My trim waistline and shrinking figure may convince you otherwise, but I love food. My relationship with food is a bit like Kylie Jenner’s with lip fillers- she doesn’t know when to stop. So an invite to Nula’s Kitchen Pop Up was like asking me if I wanted to breath.
The event took place on a Sunday evening at Cafe de Paris with a start time of 7pm. But by 6.40, it was clear that I wouldn’t be filling my stomach until after 8pm. Nula’s Kitchen is the brainchild of CEO dancer Soliat. It’s an amalgamation of her mother’s name Nura and her sisters name Lara, with an aim of modernising African dishes.
I’m not a food critic, so I won’t go into detail about how an exotic blend of coconut shavings and scotch bonnet sauce caused a culinary orgasm in my mouth. What I will share with you though, are 7 things I learnt from Nula’s Kitchen Pop Up.
1. Purple lighting does not work in a restaurant
Restaurant watching is an activity carried out by single women and men (and sometimes those in relationships) when they are out and looking for someone to 1) offer to pay their bill or 2) meet after the main course for ‘desert’. The lighting in Cafe de Paris is great for a sweaty club night, when your make-up becomes bored of your face and drips onto the top of your dress, but when it comes to searching for potentials, it just doesn’t work as well.
2. But Jollof rice in a coconut does
I’ve had quite a few Jollof rice combinations in my time. The ‘Jollof-with-sweetcorn’, the ‘Jollof-with-bush-meat’ and even Tesco’s whitewashed Jollof rice. But I’ve never had Jollof rice in a Coconut shell, neither would I have ever imagined that it would taste even better than it looks. Surprisingly the flavour of the coconut did not get lost amidst the powerhouse of spices that make the sauce of Jollof rice taste so good, and it was definitely my favourite dish of the night.
3. It’s not everyday rave
Sometimes sit down among your peers and eat good food. It was so refreshing to see well-dressed men and women enjoying themselves without someone azontoing every five minutes. I love to party and dance, don’t get me wrong, but as you get older, sitting down + looking good + eating = perfect night out.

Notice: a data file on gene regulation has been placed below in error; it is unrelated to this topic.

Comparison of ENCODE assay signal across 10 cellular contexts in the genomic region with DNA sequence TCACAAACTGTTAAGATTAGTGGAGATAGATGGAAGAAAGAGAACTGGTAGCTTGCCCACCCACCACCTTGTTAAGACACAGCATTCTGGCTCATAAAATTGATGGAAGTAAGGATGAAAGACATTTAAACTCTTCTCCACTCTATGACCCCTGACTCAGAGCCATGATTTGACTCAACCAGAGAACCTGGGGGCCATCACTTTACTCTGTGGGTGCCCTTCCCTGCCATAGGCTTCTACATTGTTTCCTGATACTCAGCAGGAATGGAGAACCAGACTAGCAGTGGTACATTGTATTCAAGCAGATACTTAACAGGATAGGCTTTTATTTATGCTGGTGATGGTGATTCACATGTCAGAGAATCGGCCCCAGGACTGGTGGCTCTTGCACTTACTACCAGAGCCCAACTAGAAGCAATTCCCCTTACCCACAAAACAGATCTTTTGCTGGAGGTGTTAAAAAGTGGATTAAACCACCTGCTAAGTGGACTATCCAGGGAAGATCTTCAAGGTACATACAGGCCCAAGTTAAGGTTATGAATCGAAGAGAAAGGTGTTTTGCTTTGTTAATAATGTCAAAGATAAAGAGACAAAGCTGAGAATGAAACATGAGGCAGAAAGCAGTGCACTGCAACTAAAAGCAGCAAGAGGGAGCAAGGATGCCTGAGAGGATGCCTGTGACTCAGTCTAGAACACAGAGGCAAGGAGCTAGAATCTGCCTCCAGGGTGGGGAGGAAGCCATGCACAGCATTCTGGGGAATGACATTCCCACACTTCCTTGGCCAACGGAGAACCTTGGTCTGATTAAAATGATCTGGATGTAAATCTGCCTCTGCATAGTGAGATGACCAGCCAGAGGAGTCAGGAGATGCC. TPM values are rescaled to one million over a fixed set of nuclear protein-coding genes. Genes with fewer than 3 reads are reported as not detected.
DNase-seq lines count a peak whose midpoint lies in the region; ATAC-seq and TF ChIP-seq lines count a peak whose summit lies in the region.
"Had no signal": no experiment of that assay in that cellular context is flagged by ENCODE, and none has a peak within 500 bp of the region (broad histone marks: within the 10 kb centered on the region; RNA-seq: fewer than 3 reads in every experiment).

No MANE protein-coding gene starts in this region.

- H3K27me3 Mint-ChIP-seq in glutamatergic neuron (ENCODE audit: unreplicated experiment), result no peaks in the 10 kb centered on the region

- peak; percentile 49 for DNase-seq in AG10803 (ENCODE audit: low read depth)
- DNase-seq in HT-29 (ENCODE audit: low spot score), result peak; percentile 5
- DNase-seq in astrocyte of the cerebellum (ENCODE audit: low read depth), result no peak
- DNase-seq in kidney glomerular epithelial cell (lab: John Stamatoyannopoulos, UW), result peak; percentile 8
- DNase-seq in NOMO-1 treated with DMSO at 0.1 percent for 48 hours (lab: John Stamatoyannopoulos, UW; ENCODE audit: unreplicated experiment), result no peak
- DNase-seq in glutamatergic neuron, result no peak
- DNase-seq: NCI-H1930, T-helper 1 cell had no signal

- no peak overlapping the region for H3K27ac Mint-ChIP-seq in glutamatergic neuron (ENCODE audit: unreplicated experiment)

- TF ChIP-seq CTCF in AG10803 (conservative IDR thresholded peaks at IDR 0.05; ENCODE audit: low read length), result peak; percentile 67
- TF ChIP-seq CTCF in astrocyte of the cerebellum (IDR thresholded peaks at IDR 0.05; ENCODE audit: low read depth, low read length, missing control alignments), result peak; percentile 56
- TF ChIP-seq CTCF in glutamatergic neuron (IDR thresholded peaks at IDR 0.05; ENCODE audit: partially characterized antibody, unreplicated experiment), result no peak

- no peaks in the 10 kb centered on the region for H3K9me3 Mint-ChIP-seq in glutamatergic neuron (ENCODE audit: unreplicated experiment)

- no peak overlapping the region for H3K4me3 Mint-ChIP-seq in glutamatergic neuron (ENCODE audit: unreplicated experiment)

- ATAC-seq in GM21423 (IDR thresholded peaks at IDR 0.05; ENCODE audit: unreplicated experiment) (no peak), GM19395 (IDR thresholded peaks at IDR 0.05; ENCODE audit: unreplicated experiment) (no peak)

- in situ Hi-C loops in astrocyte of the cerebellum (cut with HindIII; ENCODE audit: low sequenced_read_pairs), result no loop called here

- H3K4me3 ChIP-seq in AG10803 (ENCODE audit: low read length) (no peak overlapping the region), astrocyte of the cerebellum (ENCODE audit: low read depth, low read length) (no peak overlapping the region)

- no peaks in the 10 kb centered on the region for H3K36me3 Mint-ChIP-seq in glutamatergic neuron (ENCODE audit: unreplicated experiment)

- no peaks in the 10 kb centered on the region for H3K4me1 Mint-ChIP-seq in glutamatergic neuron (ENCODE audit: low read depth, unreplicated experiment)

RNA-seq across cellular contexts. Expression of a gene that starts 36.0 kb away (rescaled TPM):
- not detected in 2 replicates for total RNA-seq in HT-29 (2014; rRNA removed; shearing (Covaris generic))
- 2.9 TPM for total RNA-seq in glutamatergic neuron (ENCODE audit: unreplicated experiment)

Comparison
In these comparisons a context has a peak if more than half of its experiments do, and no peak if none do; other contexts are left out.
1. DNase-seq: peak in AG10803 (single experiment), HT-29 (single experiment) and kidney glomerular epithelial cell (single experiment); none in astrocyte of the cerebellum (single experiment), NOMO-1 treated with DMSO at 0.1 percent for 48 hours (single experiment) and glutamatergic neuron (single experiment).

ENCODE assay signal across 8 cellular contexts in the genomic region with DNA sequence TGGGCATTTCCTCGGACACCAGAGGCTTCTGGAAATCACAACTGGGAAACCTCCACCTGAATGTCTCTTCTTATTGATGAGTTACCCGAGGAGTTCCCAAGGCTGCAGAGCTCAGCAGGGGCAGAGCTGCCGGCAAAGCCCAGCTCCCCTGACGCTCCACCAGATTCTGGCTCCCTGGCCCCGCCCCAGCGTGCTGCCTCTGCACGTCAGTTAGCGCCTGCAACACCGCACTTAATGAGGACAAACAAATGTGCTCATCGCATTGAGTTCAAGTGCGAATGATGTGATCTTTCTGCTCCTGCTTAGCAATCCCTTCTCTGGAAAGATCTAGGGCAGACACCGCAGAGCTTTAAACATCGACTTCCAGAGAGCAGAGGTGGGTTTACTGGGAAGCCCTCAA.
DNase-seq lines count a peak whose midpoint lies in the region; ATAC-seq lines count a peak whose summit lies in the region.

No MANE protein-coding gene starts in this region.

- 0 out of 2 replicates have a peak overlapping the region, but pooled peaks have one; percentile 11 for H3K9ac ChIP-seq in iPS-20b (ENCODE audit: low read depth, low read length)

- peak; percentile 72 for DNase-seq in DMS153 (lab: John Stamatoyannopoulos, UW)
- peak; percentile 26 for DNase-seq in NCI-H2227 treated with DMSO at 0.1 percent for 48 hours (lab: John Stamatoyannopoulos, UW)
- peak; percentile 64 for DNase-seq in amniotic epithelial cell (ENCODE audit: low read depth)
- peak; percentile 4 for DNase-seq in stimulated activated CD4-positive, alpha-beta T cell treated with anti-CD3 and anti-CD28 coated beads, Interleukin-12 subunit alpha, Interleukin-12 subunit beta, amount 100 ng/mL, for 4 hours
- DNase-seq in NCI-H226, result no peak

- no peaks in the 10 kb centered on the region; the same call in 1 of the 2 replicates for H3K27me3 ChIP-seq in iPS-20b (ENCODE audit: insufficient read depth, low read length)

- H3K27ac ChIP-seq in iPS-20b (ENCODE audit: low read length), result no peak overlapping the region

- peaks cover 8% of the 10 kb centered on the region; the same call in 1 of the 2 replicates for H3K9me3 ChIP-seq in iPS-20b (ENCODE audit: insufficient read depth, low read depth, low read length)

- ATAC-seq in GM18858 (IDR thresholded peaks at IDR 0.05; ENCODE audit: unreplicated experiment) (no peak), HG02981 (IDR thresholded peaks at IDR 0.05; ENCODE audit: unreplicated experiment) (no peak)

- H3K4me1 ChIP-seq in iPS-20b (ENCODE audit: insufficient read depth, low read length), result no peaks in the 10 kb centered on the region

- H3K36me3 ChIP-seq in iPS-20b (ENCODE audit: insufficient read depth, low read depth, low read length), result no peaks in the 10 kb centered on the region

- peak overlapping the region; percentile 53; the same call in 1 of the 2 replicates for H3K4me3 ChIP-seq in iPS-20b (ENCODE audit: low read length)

4. You can slave away in the kitchen and still look flawless
Soliat spent most of the event in the kitchen cooking, yet when she came out to speak to me and address the attendees, she looked like she’d just been in Hair and Make-up. Cooking African food is a workout. No matter what dish you are making, you will sweat. But not Soliat, perspiration isn’t her style.
5. Honey beans can be sexy
You know those African foods you just don’t want to eat? You know the ones. Those dishes you can’t explain to your non-African friends because the equivalent doesn’t exist in English. There aren’t any words to describe it. And when you do find words that are close enough, you end up sounding like you come from a family of peasants. That was honey beans for me, or ewa oloyin in Yoruba. I just don’t like beans in my food to be honest. But Soliat’s Honey Beans with Peppered Sauce and Toasted Agege Bread might just be the catalyst that change this bean hater into a lover.
6. There are two types of Nigerian men you’ll find at events like these: The one you father wants you to marry and the one your mother warned you about
And guess which one’s number Annabelle took… (Before you ask, neither of these wonderful gentlemen above were at the event, much to my dissapointment.)
7. Less isn’t always more. Especially when it comes to African food
African men like big portions, so it’s understandable that at a 5-course, gourmet dinner, they would ask for seconds. And thirds. Because when food taste as good as it did at Nula’s Kitchen Pop Up, it will leave you wanting more.
I left Nula’s Kitchen feeling relieved. Because despite the small portions and the 2 hour wait for food to be served, it tasted African. African restaurants in the diaspora (and sometimes back home) often serve a watered down version of African cuisine to appease the taste-buds of Americans and Europeans. But the dishes at Nula’s Kitchen proved that you don’t have to compromise on flavour to create African dishes that are Michelin-star worthy.
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Photo Credit: @Lola_ebony and Sloz Media